The Blue Things formed as the Blue Boys at Fort Hays State College from the ashes of a Hays, Kansas, R&B band, the Barons. From the Barons came Mike Chapman (lead guitar and vocals) formerly with Pat and Lolly Vegas, Richard Scott, bassist and vocalist formerly with the Flippers (later known as The Fabulous Flippers), and Rick "Laz" Larzalere (drums and vocals).

With a 1964 summer tour booked, the trio decided they needed a fourth member, and soon found a lead singer and rhythm guitarist in Mike's roommate, Val Stoecklein. On the tour, the band hired Jim Reardon as manager. Reardon manufactured Blue Boys sweatshirts, in addition to starting a fan club, complete with membership cards.

Keeping true to their name, the Blue Boys wore matching blue suits and played blue guitars. The group reportedly earned fees as large as $1,200 for playing colleges and high schools throughout KansasNebraska, South Dakota, and Colorado.

Reardon also got the band signed with John Brown's Mid-Continent Co. booking agency. Brown’s first band was the highly successful Fabulous Flippers. His second act was The Blue Things. In an February phone interview, John Brown mentioned many places in South Dakota that featured The Blue Things: Berringer’s Groveland Park in Tyndall, Spearfish, Hot Springs, Northern State in Aberdeen, the Blue Dog Inn in Waubay, the Mocamba Club in Sioux Falls, the Corn Palace in Mitchell, and just across the border in Hatfield, Minnesota, at the Hollyhock Ballroom.

Country artist Jim Reeves had a backup group called the Blue Boys. To avoid a legal battle, Brown changed the Blue Boys to the Blue Things. Brown managed to get the Blue Things a deal with RCA, based on their reputation as Midwest superstars. Before they could record for RCA, one more change: Drummer Rick Larzalere left the band to focus on school. After several unsuccessful replacements, Bobby Day from Salina, Kansas, was chosen.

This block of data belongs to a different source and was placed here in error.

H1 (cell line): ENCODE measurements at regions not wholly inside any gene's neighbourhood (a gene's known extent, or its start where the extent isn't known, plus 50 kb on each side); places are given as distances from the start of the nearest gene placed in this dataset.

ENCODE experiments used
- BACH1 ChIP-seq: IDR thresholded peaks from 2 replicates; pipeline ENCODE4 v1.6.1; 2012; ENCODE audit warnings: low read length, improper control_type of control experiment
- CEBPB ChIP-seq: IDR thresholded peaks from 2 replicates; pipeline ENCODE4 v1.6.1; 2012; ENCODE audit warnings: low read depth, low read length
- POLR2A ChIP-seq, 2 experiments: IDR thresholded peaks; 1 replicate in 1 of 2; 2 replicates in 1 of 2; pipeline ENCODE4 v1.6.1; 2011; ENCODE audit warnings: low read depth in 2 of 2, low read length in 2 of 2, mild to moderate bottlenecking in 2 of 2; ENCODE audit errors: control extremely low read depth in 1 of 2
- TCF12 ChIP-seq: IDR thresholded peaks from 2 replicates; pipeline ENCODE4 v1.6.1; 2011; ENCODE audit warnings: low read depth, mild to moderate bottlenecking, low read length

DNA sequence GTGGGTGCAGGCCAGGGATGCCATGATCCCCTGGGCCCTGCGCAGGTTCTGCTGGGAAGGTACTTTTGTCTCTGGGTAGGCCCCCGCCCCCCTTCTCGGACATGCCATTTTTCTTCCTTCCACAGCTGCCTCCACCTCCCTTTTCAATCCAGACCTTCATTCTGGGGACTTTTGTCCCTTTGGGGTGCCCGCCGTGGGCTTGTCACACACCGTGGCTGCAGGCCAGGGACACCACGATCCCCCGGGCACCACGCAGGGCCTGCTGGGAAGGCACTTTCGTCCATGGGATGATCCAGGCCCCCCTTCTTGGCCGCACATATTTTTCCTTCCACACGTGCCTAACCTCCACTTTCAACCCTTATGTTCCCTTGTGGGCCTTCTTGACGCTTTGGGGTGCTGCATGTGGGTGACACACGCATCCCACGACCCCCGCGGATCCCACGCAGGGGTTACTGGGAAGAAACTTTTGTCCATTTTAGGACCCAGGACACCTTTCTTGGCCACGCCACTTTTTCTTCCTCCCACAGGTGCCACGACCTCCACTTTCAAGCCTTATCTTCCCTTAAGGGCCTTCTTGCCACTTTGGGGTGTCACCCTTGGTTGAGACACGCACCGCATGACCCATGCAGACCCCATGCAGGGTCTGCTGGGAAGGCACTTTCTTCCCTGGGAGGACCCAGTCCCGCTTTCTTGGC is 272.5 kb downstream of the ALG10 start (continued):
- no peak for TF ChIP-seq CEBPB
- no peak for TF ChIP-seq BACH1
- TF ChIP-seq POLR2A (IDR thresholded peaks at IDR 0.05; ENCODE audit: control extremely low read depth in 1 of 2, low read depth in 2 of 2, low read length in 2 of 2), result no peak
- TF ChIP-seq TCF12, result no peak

Although their live set was mostly Top 40 and British Invasion covers, Stoecklein, Scott and Chapman began composing songs to record, which they did in the fall of '64. The band demo’ed five Stoecklein originals and two covers at Damon Recording Studios in Kansas City.

For a group that was always defining the cutting edge for bands on the Plains, music didn't stand still for the Blue Things. Their January 1967 Nashville session and last with Stoecklein produced one of the finest examples of psychedelia ever: "Orange Rooftop Of Your Mind" b/w "One Hour Cleaners."

In May of 1967, Stoecklein left for a solo career, signed with Dot Records and released an album, "Grey Life," in 1968. The remaining Blue Things moved to California and continued to perform concerts, also signed with Dot Records, and toured for 14 months before disbanding. The Blue Things have never held a reunion concert.

Stoecklein died in 1993 in Kansas. Mike Chapman has continued to write and perform and has had a successful career in the audio industry in Georgia. He remembered the Blue Things playing about 250 nights a year. Richard Scott has a successful career in the audio industry and writes and records his own music, and Bobby Day owns a cabinet company in Kansas.